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A Community Based Approach to Dyslipidemia Management: Pharmacist Prescribing to Achieve Cholesterol Targets (RxACT)

The recruitment status of this study is unknown because the information has not been verified recently.
Verified April 2012 by University of Alberta.
Recruitment status was  Recruiting
Information provided by (Responsible Party):
Ross T. Tsuyuki, University of Alberta Identifier:
First received: March 5, 2012
Last updated: April 18, 2012
Last verified: April 2012

March 5, 2012
April 18, 2012
December 2011
July 2012   (final data collection date for primary outcome measure)
Proportion of participants achieving their target LDL-c in the intervention versus usual care group [ Time Frame: 6 Months ] [ Designated as safety issue: No ]
Same as current
Complete list of historical versions of study NCT01581372 on Archive Site
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A Community Based Approach to Dyslipidemia Management: Pharmacist Prescribing to Achieve Cholesterol Targets
A Community Based Approach to Dyslipidemia Management: Pharmacist Prescribing to Achieve Cholesterol Targets (RxACT Study)


Cardiovascular disease (CVD) is the cause of one-third of all deaths in Canada. One important risk factor for CVD is dyslipidemia. The Canadian Health Measures survey, which was conducted from 2007-2009, found that roughly 36% of Canadians had unhealthy levels of LDL. Despite strong evidence and clear practice guidelines for the management of this risk factor, it remains poorly treated.

Pharmacists are front-line primary care professionals who see patients at risk for cardiovascular disease more frequently than other healthcare professionals. As such, pharmacists have the opportunity to systematically and proactively identify patients with undertreated dyslipidemia, as one public health approach to chronic disease management.

The objective of this study is to evaluate the effect of enhanced pharmacist care (i.e., participant identification, assessment, care plan development, education/counseling, prescribing/titration of lipid-lowering medications and close follow-up) on the proportion of participants achieving target LDL-cholesterol levels.

Hypothesis: Enhanced pharmacist care will result in a more significant decrease in LDL-c levels, than that observed in the usual care patients.


This is a randomized controlled trial of enhanced pharmacist care. The study will be conducted in twelve community pharmacies in Alberta, including several Safeway Pharmacies. The participant population will be composed of adults with uncontrolled dyslipidemia as defined by the 2009 Canadian Dyslipidemia Guidelines. The primary intervention will be pharmacist directed dyslipidemia care. Participants randomized to usual care will receive usual care from their pharmacist and physician.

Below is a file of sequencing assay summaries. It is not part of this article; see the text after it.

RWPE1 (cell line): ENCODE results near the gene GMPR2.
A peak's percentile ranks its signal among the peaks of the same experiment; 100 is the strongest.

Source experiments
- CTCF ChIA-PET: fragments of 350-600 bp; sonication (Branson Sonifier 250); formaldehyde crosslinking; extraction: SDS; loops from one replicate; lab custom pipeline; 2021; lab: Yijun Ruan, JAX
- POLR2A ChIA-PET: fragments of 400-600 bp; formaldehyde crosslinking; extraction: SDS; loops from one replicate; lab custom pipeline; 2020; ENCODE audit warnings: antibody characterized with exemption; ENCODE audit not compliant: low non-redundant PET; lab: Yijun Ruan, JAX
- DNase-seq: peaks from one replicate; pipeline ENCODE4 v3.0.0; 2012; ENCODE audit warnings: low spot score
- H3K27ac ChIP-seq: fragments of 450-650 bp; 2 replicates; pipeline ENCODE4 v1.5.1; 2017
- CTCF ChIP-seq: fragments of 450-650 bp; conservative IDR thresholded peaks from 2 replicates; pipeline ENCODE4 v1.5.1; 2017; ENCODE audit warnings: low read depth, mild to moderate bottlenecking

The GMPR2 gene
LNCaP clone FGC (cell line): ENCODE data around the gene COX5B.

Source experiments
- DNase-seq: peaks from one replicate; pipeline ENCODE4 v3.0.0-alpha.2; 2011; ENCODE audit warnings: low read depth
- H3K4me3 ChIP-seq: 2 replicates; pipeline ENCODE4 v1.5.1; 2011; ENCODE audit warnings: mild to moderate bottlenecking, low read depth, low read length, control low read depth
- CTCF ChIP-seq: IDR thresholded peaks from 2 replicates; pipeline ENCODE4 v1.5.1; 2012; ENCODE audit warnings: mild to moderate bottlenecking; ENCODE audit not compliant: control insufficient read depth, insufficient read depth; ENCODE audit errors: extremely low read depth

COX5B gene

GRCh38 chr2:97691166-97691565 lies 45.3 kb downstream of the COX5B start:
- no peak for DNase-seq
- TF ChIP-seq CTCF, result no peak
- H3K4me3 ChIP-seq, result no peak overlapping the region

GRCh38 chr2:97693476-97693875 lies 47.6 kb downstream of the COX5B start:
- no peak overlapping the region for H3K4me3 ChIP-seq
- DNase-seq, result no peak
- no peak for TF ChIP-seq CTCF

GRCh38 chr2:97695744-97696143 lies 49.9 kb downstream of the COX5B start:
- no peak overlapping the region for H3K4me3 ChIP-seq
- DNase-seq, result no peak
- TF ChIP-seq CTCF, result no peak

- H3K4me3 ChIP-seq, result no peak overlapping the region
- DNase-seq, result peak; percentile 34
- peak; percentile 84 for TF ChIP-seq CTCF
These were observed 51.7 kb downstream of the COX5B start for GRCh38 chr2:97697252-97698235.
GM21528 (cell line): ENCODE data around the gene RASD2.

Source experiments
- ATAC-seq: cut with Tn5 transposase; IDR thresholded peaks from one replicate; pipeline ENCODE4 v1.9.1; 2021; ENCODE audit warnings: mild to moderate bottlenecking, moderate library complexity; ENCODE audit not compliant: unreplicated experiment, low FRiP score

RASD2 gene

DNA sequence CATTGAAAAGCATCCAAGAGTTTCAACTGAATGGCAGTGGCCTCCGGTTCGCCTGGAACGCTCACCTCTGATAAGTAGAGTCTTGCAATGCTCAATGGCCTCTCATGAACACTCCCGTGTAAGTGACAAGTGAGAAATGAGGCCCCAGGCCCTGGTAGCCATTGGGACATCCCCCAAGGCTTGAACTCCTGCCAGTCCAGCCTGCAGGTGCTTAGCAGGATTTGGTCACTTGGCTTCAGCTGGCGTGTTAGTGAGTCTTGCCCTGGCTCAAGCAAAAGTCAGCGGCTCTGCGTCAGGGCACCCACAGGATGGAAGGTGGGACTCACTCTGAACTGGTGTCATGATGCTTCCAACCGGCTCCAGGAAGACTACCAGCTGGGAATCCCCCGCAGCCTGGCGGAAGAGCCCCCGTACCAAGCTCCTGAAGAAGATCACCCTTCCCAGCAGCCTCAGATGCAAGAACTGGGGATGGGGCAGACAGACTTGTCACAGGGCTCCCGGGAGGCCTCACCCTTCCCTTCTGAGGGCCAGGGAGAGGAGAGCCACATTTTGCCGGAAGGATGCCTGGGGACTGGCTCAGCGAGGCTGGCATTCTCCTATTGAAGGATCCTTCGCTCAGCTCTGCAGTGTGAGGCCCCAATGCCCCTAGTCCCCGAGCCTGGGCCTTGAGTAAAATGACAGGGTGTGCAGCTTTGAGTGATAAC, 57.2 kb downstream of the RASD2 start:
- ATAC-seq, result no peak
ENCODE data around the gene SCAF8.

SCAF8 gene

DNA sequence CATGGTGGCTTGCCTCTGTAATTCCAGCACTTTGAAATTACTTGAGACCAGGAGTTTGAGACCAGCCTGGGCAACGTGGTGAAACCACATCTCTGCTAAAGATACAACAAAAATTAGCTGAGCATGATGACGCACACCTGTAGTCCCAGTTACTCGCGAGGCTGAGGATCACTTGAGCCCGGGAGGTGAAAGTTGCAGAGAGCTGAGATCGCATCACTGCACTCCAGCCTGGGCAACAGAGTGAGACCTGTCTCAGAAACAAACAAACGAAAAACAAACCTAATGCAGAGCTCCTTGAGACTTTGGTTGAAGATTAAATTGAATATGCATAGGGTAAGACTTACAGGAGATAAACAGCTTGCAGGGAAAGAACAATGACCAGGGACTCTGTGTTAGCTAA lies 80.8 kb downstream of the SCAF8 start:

Study Implications:

To the investigators knowledge, this study is the first randomized trial of pharmacist prescribing in dyslipidemia. This study will have important implications for improving patients' access to care, especially as most provinces are proceeding with granting additional prescribing authority to pharmacists. The ability to conduct this study in a province where pharmacists already have the ability to prescribe is unique. The results will also encourage more pharmacists to get involved in cardiovascular prevention and will increase the number of prescribers in the area of dyslipidemia.

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Allocation: Randomized
Endpoint Classification: Efficacy Study
Intervention Model: Parallel Assignment
Masking: Open Label
Primary Purpose: Treatment
Other: Pharmacist care
Pharmacist prescribing, education, drug management
  • Experimental: Pharmacist care
    Intervention: Other: Pharmacist care
  • No Intervention: Usual care
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*   Includes publications given by the data provider as well as publications identified by Identifier (NCT Number) in Medline.
January 2013
July 2012   (final data collection date for primary outcome measure)

Inclusion Criteria:

  • All adults >18 years of age
  • Suboptimal dyslipidemia control, defined as:
  • high risk (coronary disease (stroke/TIA), cerebrovascular disease, peripheral arterial disease, diabetes, or Framingham Risk Score >20%) and LDL-c >2.0 mmol/L
  • moderate risk (Framingham Risk Score 10-19%) and LDL-c >3.5 mmol/L
  • moderate risk (Framingham risk score 10-19%) in males >50 years or females >60 years with an LDL-c of ≤3.5 mmol/L and hs-CRP > 2.0 mg/L (measured twice 1-2 weeks apart)

Exclusion Criteria:

  • Participant unwilling to use statins,
  • Participant has a demonstrated intolerance to statins,
  • Participant is pregnant or nursing
  • Participant has renal impairment (defined as a creatinine ≤30 mL/min) or hepatic dysfunction
  • Participant is unwilling or unable to attend follow-up visits, or is unlikely to adhere to study procedures (due to cognitive limitations, severe psychiatric disorders or alcoholism)
19 Years and older
Contact: Meagen M Rosenthal, MA 1-780-492-8350
Ross T. Tsuyuki, University of Alberta
University of Alberta
Principal Investigator: Ross T Tsuyuki, PharmD University of Alberta
University of Alberta
April 2012

ICMJE     Data element required by the International Committee of Medical Journal Editors and the World Health Organization ICTRP